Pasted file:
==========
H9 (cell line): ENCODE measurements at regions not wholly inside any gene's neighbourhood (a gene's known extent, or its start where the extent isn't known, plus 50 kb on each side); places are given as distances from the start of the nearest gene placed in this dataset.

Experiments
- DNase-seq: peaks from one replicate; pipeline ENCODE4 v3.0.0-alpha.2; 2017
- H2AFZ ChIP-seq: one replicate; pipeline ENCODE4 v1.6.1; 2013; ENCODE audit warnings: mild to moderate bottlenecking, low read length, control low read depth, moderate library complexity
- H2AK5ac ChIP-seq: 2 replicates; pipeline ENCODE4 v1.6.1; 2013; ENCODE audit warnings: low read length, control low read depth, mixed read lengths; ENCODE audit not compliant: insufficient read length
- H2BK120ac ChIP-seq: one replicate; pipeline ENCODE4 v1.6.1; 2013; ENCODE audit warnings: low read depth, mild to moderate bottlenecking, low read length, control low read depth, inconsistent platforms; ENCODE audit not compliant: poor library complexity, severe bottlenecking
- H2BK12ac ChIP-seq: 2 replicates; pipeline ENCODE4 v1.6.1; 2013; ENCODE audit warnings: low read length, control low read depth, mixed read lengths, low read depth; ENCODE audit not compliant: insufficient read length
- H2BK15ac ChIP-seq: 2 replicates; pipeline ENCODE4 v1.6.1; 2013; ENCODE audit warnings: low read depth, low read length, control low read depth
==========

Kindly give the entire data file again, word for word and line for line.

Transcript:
H9 (cell line): ENCODE measurements at regions not wholly inside any gene's neighbourhood (a gene's known extent, or its start where the extent isn't known, plus 50 kb on each side); places are given as distances from the start of the nearest gene placed in this dataset.

Experiments
- DNase-seq: peaks from one replicate; pipeline ENCODE4 v3.0.0-alpha.2; 2017
- H2AFZ ChIP-seq: one replicate; pipeline ENCODE4 v1.6.1; 2013; ENCODE audit warnings: mild to moderate bottlenecking, low read length, control low read depth, moderate library complexity
- H2AK5ac ChIP-seq: 2 replicates; pipeline ENCODE4 v1.6.1; 2013; ENCODE audit warnings: low read length, control low read depth, mixed read lengths; ENCODE audit not compliant: insufficient read length
- H2BK120ac ChIP-seq: one replicate; pipeline ENCODE4 v1.6.1; 2013; ENCODE audit warnings: low read depth, mild to moderate bottlenecking, low read length, control low read depth, inconsistent platforms; ENCODE audit not compliant: poor library complexity, severe bottlenecking
- H2BK12ac ChIP-seq: 2 replicates; pipeline ENCODE4 v1.6.1; 2013; ENCODE audit warnings: low read length, control low read depth, mixed read lengths, low read depth; ENCODE audit not compliant: insufficient read length
- H2BK15ac ChIP-seq: 2 replicates; pipeline ENCODE4 v1.6.1; 2013; ENCODE audit warnings: low read depth, low read length, control low read depth